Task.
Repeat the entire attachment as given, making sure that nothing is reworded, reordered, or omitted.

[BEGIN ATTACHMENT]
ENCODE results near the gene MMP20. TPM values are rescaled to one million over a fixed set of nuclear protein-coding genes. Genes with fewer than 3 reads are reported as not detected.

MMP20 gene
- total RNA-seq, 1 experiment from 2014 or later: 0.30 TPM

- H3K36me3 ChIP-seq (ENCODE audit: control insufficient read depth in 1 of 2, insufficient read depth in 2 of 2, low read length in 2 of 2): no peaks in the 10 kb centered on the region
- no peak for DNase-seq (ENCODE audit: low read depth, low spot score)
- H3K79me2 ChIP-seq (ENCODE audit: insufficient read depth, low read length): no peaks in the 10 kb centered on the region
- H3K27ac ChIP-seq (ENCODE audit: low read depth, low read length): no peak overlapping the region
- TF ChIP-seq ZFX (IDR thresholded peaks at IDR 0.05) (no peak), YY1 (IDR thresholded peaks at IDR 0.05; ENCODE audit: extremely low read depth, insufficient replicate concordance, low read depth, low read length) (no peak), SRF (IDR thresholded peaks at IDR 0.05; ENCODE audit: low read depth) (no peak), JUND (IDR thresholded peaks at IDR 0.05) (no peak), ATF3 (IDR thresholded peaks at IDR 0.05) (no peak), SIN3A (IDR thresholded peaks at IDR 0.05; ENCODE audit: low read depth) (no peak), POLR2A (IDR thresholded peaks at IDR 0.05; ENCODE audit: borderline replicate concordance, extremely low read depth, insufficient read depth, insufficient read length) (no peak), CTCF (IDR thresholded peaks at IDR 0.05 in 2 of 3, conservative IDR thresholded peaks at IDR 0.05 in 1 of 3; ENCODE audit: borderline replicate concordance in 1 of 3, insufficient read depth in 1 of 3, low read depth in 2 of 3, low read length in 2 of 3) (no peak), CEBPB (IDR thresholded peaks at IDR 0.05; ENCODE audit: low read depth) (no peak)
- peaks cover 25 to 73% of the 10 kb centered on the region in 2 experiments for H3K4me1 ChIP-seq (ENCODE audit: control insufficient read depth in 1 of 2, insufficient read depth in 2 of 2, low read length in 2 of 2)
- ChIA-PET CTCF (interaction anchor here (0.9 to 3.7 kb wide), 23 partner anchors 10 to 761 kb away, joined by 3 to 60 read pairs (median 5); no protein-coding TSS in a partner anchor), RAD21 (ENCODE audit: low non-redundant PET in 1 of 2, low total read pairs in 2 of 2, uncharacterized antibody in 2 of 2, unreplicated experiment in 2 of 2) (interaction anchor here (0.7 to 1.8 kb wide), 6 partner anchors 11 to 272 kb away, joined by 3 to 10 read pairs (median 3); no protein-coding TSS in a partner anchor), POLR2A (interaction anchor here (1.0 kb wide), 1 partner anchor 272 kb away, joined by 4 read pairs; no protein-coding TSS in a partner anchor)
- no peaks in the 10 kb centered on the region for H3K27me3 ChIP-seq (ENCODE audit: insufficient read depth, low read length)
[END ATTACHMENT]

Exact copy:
ENCODE results near the gene MMP20. TPM values are rescaled to one million over a fixed set of nuclear protein-coding genes. Genes with fewer than 3 reads are reported as not detected.

MMP20 gene
- total RNA-seq, 1 experiment from 2014 or later: 0.30 TPM

- H3K36me3 ChIP-seq (ENCODE audit: control insufficient read depth in 1 of 2, insufficient read depth in 2 of 2, low read length in 2 of 2): no peaks in the 10 kb centered on the region
- no peak for DNase-seq (ENCODE audit: low read depth, low spot score)
- H3K79me2 ChIP-seq (ENCODE audit: insufficient read depth, low read length): no peaks in the 10 kb centered on the region
- H3K27ac ChIP-seq (ENCODE audit: low read depth, low read length): no peak overlapping the region
- TF ChIP-seq ZFX (IDR thresholded peaks at IDR 0.05) (no peak), YY1 (IDR thresholded peaks at IDR 0.05; ENCODE audit: extremely low read depth, insufficient replicate concordance, low read depth, low read length) (no peak), SRF (IDR thresholded peaks at IDR 0.05; ENCODE audit: low read depth) (no peak), JUND (IDR thresholded peaks at IDR 0.05) (no peak), ATF3 (IDR thresholded peaks at IDR 0.05) (no peak), SIN3A (IDR thresholded peaks at IDR 0.05; ENCODE audit: low read depth) (no peak), POLR2A (IDR thresholded peaks at IDR 0.05; ENCODE audit: borderline replicate concordance, extremely low read depth, insufficient read depth, insufficient read length) (no peak), CTCF (IDR thresholded peaks at IDR 0.05 in 2 of 3, conservative IDR thresholded peaks at IDR 0.05 in 1 of 3; ENCODE audit: borderline replicate concordance in 1 of 3, insufficient read depth in 1 of 3, low read depth in 2 of 3, low read length in 2 of 3) (no peak), CEBPB (IDR thresholded peaks at IDR 0.05; ENCODE audit: low read depth) (no peak)
- peaks cover 25 to 73% of the 10 kb centered on the region in 2 experiments for H3K4me1 ChIP-seq (ENCODE audit: control insufficient read depth in 1 of 2, insufficient read depth in 2 of 2, low read length in 2 of 2)
- ChIA-PET CTCF (interaction anchor here (0.9 to 3.7 kb wide), 23 partner anchors 10 to 761 kb away, joined by 3 to 60 read pairs (median 5); no protein-coding TSS in a partner anchor), RAD21 (ENCODE audit: low non-redundant PET in 1 of 2, low total read pairs in 2 of 2, uncharacterized antibody in 2 of 2, unreplicated experiment in 2 of 2) (interaction anchor here (0.7 to 1.8 kb wide), 6 partner anchors 11 to 272 kb away, joined by 3 to 10 read pairs (median 3); no protein-coding TSS in a partner anchor), POLR2A (interaction anchor here (1.0 kb wide), 1 partner anchor 272 kb away, joined by 4 read pairs; no protein-coding TSS in a partner anchor)
- no peaks in the 10 kb centered on the region for H3K27me3 ChIP-seq (ENCODE audit: insufficient read depth, low read length)